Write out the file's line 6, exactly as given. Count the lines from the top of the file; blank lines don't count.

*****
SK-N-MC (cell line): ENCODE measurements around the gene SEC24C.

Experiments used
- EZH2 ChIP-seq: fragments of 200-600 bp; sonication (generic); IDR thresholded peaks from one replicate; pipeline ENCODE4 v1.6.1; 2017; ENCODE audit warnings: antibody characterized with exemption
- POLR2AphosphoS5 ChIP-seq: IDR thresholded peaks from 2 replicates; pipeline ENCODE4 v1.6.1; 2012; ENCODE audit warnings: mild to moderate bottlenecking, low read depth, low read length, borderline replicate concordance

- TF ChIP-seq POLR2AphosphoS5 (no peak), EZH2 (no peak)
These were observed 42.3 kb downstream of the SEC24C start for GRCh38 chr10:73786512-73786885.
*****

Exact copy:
These were observed 42.3 kb downstream of the SEC24C start for GRCh38 chr10:73786512-73786885.